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General information

The UKCAT currently consists of five sections, each with a different number of questions, question style and marking system. These are: Verbal Reasoning, Decision Making, Quantitative Reasoning, Abstract Reasoning and Situational Judgement.

Each section aims to test a different component of cognition. Verbal reasoning, for example, tests your ability to quickly process information by answering comprehension questions based on short passages. In similar fashion, quantitative reasoning aims to test your mathematical abilities, whereas abstract reasoning tests your ability to recognise patterns and abstract logic. Situational judgement tests your judgement of medically relevant situations. Finally, decision making is a new section that aims to test your ability to apply logic to specific situations to reach a decision or conclusion.

Section Time (+1 minute for instructions) Number of Questions
Verbal Reasoning 21 minutes 44 questions on 11 passages
Decision Making 31 minutes 29
Quantitative Reasoning 24 minutes 36
Abstract Reasoning 13 minutes 55
Situational Judgement 26 minutes 69 on 20 scenarios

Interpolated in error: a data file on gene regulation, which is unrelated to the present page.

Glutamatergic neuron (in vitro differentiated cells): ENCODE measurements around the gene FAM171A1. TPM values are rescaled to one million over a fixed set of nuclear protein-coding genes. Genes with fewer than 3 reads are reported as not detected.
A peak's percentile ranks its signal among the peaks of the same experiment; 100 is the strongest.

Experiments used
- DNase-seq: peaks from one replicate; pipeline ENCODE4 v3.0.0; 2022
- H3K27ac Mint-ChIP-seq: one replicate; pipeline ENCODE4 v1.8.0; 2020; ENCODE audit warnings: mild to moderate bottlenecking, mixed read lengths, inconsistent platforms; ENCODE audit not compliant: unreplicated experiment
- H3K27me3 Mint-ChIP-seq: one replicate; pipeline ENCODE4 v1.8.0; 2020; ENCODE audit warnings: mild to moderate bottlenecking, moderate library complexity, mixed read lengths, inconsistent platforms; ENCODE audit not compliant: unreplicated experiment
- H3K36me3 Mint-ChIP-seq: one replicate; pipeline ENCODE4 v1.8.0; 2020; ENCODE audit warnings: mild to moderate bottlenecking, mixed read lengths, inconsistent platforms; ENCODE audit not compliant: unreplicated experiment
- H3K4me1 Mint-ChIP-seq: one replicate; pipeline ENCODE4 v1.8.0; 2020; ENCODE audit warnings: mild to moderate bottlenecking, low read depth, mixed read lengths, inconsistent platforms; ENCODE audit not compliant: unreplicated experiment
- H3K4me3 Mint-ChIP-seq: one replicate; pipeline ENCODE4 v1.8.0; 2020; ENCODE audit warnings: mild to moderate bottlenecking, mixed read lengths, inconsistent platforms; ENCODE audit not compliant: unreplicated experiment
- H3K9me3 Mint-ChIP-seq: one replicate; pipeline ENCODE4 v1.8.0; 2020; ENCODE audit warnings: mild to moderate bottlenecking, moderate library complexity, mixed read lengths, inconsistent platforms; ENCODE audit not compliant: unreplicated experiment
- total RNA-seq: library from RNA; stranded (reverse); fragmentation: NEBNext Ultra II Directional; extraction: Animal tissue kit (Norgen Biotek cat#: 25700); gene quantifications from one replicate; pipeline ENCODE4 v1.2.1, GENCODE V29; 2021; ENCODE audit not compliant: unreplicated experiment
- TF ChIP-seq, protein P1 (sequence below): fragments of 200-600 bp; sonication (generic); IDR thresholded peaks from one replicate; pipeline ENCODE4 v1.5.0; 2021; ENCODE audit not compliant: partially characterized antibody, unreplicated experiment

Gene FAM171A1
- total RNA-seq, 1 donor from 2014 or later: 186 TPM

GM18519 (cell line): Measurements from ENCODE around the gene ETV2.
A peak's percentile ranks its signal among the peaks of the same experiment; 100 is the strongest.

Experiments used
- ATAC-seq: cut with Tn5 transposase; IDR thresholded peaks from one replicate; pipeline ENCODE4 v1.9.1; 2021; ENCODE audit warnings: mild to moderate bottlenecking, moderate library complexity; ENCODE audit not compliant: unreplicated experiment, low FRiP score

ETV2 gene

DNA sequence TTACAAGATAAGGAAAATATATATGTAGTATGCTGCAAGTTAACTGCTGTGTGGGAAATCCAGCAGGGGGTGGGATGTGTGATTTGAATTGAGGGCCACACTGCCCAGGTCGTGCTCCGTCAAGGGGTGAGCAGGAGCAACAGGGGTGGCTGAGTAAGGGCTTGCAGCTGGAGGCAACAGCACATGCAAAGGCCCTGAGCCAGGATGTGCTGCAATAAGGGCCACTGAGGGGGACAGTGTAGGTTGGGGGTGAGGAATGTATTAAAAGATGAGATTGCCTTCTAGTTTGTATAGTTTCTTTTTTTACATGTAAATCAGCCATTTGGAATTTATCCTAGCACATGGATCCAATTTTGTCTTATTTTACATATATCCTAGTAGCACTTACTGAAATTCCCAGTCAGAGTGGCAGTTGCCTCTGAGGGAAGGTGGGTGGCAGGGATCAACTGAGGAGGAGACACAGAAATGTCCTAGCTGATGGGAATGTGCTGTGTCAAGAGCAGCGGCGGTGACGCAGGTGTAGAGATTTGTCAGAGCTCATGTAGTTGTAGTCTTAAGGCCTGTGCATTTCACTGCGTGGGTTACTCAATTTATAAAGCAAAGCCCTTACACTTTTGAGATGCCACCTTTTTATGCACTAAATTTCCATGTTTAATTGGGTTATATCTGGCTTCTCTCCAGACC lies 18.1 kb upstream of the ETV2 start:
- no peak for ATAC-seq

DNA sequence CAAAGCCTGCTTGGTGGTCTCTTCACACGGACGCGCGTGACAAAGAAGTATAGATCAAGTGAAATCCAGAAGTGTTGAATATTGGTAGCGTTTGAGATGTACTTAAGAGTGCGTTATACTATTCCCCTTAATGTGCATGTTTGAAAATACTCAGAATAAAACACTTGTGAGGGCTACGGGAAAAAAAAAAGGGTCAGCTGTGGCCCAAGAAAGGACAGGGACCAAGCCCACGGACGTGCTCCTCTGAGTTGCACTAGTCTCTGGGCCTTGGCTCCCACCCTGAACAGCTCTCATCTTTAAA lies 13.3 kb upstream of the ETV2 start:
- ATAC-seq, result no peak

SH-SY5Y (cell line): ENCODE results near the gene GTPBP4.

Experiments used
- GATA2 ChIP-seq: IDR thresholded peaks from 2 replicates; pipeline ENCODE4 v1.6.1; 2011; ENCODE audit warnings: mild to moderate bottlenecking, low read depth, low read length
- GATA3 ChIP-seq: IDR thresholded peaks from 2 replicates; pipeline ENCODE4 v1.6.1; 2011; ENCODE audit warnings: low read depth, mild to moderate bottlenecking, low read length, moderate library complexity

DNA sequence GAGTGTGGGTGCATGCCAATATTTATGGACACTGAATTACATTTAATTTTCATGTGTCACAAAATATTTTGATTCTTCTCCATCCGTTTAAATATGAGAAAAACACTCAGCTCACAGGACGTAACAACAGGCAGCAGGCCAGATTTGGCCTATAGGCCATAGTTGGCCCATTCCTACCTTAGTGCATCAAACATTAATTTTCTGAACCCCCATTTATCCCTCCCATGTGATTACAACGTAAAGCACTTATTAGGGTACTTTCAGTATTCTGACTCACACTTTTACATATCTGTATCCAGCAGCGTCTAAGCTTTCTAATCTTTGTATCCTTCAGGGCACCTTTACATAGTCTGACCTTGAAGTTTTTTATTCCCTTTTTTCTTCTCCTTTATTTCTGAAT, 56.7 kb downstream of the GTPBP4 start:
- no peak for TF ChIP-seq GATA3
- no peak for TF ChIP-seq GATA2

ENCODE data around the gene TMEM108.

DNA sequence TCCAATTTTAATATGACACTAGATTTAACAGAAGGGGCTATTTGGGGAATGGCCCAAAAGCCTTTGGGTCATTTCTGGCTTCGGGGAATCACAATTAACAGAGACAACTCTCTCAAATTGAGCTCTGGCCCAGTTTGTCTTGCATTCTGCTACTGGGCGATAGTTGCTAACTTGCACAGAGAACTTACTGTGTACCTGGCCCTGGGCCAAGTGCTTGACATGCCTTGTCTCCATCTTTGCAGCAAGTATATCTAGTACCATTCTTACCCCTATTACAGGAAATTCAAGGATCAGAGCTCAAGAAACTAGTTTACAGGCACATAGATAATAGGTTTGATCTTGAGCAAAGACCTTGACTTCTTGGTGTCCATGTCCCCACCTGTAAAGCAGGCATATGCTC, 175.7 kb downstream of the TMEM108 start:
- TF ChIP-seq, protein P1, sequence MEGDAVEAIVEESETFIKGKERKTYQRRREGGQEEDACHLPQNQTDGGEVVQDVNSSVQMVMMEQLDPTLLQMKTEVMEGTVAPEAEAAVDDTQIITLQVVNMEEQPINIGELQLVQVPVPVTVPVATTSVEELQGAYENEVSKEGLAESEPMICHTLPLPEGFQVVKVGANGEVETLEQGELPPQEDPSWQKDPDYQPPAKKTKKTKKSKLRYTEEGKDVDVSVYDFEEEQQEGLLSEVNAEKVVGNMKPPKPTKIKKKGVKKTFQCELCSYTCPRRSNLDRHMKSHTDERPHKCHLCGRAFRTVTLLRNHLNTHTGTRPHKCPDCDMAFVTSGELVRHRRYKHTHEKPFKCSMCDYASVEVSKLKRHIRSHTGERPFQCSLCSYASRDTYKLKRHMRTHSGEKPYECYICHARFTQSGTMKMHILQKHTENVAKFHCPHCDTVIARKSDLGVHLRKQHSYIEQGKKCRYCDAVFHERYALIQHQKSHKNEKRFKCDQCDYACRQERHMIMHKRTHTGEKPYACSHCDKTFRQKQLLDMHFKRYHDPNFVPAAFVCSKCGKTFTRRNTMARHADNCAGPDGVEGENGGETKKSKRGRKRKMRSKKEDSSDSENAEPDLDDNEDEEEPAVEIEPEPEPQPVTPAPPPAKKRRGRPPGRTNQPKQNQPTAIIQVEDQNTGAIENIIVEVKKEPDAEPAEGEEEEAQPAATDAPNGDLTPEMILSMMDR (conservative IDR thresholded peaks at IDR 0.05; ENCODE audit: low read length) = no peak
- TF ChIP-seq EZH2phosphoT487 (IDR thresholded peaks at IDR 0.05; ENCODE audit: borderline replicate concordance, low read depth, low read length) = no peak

As noted, each section also has an extra minute for instruction, but you can’t look at any of the questions during that time, so it’s best used to rest and should not be factored into the actual test time. As is clear, for many of the sections, you will have less than a minute per question, which is why it’s so important to practise, so you will be caught off guard and have prepared strategies for each test. With some practise, the time is manageable and can be used to your advantage to gain an edge!


The marking for each section can differ. As of 2016, only the verbal, quantitative and abstract reasoning sections are marked out of 900, although this isn’t directly calculated from your percentage score. Rather, it is standardised so that the average for each section is around 600, although the actual average can vary slightly per year. The situational judgement section, in comparison is marked in bands, where band 1 is the highest and band 4 is the lowest. Finally, decision making is a new section this year and so the results are not released and universities are not told about your performance on them.